JWR Jeff JacobyBen WattenbergTony Snow
Mona CharenDr. Laura
Linda Chavez

Paul Greenberg Larry ElderJonathan S. Tobin
Thomas SowellMUGGERWalter Williams
Don FederCal Thomas
Political Cartoons
Left, Right & Center

Click on banner ad to support JWR

Jewish World Review Jan. 29, 1999 /12 Shevat, 5759

Thomas Sowell

Thomas Sowell What is at stake?

(JWR) --- (http://www.jewishworldreview.com) DOES HAVING A TAWDRY AFFAIR in the White House "rise to the level of an impeachable offense"? Of course not. Nobody believes that it does. Not Kenneth Starr, not Henry Hyde. Nobody.

That has never been the issue, regardless of how many times the issue has been misstated this way by those who realize that the only way to defend Bill Clinton is to confuse the issue. The event that set off a chain of actions is not a measure of how important those actions are for now or how large the stakes are for the future.

The most famous Supreme Court decision of our time -- "Brown v. Board of Education" -- was not about where one little girl in Topeka would go to school. That was what set off the dispute but, if that was all that was involved, the Supreme Court would undoubtedly have refused to take the case and confined itself to the "real work" that they had to do "for the American people."

The reason the Supreme Court took the case was a principle that applied far beyond the individuals involved. The issue was the role of racial segregation in light of the Constitution's mandate of equal treatment for all.

The most momentous Supreme Court decision in American history began in the early nineteenth century because an obscure individual named William Marbury thought he was entitled to a minor government job in the District of Columbia, even though Secretary of State James Madison thought otherwise. Does that in itself "rise to the level" of a case worthy of the Supreme Court? Of course not.

What made the case of "Marbury versus Madison" historic was the principle involved, that courts have the authority to over-rule actions of the executive branch of government or of Congress, when those actions violate the Constitution. This crucial principle of judicial review, affecting the whole American system of government, rests on this case about a minor dispute over a trivial issue. What made it momentous was the principle involved.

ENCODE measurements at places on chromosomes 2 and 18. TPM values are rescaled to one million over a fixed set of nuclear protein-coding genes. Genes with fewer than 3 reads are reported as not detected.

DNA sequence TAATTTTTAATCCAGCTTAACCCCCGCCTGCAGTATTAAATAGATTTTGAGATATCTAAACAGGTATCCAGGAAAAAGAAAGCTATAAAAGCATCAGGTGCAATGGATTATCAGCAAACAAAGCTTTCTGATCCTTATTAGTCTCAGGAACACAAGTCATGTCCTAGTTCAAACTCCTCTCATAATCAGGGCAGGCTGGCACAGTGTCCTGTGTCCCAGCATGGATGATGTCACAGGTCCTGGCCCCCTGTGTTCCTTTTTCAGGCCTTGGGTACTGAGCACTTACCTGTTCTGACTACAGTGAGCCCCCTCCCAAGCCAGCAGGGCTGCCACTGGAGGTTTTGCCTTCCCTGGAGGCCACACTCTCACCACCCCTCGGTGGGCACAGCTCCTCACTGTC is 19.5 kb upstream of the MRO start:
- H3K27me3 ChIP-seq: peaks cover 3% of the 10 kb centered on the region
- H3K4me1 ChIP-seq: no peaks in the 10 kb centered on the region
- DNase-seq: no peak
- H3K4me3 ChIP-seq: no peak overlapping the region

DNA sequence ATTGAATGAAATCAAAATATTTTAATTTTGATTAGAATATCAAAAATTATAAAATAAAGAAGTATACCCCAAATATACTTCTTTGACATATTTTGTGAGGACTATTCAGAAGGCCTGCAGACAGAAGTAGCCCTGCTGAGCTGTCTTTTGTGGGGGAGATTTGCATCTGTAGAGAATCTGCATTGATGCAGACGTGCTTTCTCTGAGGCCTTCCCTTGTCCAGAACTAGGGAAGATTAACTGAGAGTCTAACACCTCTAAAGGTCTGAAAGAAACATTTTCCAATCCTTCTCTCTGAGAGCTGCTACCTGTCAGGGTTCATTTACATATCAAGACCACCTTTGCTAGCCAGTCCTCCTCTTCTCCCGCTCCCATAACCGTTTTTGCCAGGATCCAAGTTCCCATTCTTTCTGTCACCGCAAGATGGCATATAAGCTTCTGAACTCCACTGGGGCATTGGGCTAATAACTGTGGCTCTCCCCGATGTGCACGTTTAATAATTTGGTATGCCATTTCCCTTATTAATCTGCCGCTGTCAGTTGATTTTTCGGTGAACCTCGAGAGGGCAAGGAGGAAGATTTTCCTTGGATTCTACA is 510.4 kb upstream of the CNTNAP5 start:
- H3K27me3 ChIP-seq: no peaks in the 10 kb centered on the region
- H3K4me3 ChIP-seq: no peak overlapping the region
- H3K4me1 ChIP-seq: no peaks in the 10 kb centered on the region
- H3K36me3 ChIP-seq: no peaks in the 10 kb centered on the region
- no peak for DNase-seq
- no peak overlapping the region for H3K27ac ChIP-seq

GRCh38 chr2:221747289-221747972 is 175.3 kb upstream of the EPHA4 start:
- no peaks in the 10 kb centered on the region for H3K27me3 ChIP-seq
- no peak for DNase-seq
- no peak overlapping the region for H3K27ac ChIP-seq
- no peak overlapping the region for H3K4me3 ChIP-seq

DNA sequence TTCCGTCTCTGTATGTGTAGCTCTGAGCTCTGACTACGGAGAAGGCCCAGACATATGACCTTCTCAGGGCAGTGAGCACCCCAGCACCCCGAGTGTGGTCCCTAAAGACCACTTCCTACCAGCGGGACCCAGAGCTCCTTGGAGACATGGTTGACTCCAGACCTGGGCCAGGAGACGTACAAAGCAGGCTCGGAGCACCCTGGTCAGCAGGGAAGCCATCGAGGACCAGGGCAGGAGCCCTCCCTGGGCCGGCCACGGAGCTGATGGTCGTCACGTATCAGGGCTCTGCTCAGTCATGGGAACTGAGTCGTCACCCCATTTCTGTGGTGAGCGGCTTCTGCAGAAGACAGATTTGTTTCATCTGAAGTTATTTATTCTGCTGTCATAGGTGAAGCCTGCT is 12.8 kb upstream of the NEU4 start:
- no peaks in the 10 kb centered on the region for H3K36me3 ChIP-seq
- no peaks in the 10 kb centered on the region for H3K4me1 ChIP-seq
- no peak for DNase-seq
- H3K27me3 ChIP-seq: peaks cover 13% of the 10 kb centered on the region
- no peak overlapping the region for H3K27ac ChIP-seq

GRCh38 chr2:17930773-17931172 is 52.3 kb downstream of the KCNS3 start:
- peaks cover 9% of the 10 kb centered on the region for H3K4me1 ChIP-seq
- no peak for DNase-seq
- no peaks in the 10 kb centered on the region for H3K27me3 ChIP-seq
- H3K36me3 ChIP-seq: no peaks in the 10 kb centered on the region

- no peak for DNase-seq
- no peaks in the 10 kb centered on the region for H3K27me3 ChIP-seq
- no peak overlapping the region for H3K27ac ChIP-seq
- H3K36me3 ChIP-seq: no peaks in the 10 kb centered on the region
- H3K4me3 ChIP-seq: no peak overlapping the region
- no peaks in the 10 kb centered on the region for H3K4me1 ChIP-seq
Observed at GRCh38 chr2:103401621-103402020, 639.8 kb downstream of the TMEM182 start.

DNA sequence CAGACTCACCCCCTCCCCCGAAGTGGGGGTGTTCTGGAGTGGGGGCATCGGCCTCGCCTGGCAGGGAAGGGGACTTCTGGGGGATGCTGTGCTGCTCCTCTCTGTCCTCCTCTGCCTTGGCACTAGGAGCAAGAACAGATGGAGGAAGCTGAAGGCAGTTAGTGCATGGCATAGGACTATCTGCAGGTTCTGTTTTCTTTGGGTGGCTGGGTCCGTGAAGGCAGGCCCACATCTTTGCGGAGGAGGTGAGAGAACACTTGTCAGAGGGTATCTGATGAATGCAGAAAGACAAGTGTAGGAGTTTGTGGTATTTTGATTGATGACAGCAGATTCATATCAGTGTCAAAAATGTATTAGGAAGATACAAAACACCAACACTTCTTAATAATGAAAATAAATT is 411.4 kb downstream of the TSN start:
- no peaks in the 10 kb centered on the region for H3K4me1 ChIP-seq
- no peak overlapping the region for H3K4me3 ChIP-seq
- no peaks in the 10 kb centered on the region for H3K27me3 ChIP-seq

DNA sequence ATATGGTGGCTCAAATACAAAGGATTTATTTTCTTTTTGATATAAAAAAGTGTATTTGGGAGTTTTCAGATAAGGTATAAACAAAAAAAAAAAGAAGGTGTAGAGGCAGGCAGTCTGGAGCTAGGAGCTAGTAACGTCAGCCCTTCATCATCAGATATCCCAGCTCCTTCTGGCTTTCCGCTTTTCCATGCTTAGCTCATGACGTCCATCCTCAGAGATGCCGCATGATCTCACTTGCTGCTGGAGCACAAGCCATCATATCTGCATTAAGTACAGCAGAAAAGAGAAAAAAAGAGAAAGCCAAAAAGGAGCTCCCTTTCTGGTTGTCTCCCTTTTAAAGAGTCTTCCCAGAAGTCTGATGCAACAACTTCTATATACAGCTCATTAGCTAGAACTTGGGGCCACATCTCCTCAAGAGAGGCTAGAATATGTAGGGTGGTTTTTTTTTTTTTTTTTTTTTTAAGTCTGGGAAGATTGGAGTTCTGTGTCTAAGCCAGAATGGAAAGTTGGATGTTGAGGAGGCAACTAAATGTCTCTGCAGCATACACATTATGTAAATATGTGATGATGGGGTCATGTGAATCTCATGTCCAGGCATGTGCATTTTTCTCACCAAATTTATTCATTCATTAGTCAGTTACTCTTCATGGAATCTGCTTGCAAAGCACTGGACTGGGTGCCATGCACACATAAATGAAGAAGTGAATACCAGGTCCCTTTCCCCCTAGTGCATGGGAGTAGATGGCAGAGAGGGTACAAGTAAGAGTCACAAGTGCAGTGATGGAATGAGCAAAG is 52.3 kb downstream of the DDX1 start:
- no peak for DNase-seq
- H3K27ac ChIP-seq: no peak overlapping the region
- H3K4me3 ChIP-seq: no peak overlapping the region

The "So what?" defense of Bill Clinton that has been used repeatedly by his defenders would surely have applied equally to somebody trying to get a job in the D.C. government.

The momentous stakes in the impeachment of Bill Clinton are ultimately not about him or his sexual activities. The momentous issue is whether the president of the United States -- which means future presidents, even more so than Clinton himself -- shall have the dangerous power to violate federal laws against perjury and obstruction of justice.

The reason perjury laws are so crucial, and the punishment of them so severe, is that perjury can cover up all sorts of other crimes and abuses. So can obstruction of justice.

The question is not what those other crimes are. Once presidents are able to defy the judicial system and remain in office, the whole governmental balance of power, on which the rule of law depends, is jeopardized. If any lesson is written in blood across the pages of history, it is that you cannot trust anybody with unbridled power.

If the worst we had to fear in the future was cheap sex in the White House, none of this would be worth arguing about, much less appointing a special prosecutor or impeaching a president. Neither would it have been worthwhile to have appointed a special prosecutor or to have started impeachment proceedings over a burglary at the Watergate Hotel that was nipped in the bud, with nothing taken and nobody hurt.

In Watergate, everyone understood that the real issues were obstruction of justice and whether the president was above the law. If the difference between the Watergate impeachment and the current impeachment is that we the public are no longer capable of understanding the lasting impact of principles and precedents, then that is the most dangerous degeneration of all.